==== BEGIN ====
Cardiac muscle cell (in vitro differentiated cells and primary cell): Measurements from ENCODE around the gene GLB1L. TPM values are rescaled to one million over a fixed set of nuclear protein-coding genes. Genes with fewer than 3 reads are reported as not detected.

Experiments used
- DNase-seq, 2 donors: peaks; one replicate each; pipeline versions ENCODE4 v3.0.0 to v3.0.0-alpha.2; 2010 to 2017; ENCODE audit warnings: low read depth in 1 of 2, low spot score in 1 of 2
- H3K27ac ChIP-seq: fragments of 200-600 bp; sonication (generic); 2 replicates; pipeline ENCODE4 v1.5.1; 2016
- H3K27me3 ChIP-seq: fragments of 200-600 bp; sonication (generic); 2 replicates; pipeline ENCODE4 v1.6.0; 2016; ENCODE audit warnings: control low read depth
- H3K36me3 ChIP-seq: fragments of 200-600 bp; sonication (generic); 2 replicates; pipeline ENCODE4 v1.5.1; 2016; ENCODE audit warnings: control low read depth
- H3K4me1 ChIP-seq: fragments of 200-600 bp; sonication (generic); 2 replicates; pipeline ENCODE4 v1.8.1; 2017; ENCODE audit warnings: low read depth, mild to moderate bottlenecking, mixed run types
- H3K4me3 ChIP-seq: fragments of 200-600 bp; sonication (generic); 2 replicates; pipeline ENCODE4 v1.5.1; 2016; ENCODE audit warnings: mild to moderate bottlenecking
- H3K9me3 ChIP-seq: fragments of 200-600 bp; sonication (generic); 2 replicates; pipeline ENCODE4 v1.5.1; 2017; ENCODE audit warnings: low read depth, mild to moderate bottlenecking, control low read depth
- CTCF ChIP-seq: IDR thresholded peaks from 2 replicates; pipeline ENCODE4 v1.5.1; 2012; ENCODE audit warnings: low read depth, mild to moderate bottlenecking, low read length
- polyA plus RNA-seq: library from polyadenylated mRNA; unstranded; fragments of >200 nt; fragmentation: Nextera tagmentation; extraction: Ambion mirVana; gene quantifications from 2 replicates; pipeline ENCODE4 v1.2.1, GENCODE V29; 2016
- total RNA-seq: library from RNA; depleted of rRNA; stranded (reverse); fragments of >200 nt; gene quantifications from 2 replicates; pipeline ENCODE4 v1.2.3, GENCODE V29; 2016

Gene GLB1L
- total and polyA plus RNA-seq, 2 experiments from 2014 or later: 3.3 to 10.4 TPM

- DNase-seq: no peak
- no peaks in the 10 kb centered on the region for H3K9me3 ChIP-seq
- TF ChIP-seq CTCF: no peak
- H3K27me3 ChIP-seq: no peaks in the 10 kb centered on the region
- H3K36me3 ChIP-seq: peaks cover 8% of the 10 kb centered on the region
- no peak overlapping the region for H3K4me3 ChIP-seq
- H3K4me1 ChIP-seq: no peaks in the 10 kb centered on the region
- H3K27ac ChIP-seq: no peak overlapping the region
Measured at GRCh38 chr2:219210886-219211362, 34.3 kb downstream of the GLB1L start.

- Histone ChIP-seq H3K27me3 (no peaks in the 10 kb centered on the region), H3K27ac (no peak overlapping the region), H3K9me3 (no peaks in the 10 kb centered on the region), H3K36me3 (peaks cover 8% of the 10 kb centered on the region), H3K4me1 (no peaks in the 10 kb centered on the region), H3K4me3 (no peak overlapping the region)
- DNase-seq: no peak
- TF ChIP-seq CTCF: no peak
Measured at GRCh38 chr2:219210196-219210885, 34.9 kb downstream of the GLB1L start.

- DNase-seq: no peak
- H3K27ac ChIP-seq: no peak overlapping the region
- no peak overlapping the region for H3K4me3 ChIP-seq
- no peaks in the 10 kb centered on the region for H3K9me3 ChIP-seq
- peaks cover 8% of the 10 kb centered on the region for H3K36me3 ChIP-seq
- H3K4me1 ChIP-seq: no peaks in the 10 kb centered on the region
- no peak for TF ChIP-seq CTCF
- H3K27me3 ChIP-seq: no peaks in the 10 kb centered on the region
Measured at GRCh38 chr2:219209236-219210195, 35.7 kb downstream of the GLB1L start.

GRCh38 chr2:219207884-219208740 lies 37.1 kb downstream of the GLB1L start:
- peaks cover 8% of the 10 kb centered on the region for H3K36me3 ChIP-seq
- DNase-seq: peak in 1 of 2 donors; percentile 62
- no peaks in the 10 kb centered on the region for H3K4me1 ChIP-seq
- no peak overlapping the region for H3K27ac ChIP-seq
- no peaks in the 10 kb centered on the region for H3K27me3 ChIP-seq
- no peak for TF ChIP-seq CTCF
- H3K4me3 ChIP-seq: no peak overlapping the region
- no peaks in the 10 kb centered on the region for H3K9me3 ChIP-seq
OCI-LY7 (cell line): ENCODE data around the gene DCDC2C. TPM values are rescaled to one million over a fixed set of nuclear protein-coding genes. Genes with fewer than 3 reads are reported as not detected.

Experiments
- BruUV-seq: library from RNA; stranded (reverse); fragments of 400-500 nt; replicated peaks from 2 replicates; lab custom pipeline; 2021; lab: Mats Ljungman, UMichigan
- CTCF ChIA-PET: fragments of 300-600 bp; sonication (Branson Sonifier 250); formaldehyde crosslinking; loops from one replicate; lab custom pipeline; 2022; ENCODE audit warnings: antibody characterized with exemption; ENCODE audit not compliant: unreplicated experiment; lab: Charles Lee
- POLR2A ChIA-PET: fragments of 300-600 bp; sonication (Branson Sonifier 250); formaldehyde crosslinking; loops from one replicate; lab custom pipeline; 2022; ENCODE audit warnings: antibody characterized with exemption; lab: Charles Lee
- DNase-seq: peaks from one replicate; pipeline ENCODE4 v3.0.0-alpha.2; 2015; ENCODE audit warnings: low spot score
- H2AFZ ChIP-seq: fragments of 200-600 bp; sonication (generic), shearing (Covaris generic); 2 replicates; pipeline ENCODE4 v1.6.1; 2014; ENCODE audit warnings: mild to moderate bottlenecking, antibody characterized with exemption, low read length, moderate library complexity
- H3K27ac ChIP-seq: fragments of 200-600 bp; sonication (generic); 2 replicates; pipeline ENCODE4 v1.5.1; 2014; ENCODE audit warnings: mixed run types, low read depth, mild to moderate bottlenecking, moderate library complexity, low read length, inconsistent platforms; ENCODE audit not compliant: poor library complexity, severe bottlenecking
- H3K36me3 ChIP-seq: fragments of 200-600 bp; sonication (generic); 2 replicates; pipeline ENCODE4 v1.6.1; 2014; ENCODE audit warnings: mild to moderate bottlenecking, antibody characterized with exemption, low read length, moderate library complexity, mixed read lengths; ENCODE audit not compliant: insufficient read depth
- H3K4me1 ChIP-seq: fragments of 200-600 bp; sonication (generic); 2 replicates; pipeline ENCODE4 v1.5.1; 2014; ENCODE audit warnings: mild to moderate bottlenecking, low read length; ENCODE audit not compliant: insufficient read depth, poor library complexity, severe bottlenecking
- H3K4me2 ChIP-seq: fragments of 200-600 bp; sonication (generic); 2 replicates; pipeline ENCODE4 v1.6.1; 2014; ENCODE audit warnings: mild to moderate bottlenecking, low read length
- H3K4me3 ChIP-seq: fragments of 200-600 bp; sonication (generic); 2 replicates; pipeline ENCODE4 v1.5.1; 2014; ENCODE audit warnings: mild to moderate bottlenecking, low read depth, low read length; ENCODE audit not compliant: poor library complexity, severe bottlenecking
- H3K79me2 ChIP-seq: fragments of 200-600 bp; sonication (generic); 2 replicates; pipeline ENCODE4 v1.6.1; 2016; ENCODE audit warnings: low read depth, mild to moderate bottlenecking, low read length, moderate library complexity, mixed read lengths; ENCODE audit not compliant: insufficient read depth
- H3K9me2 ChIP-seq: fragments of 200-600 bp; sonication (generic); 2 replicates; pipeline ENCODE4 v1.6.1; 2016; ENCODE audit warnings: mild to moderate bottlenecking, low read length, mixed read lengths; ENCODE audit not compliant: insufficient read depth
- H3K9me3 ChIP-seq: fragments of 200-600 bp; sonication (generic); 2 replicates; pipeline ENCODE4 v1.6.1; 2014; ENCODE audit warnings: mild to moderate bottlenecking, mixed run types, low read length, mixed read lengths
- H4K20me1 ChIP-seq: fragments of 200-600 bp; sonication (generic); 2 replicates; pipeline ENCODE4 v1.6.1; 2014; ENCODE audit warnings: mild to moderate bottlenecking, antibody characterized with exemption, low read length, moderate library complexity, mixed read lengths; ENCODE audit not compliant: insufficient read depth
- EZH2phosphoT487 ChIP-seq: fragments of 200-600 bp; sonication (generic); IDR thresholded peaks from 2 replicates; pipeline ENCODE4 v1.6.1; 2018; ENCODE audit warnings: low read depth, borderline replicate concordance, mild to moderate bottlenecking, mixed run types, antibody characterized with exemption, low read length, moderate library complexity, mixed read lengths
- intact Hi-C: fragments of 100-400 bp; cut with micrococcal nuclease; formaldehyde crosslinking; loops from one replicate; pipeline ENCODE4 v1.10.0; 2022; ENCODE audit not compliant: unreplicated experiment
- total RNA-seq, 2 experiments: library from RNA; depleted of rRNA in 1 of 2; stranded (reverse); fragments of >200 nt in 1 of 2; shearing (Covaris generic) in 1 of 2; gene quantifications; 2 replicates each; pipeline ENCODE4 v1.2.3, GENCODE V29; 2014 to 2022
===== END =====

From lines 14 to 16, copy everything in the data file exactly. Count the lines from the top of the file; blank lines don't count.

- total and polyA plus RNA-seq, 2 experiments from 2014 or later: 3.3 to 10.4 TPM

- DNase-seq: no peak
- no peaks in the 10 kb centered on the region for H3K9me3 ChIP-seq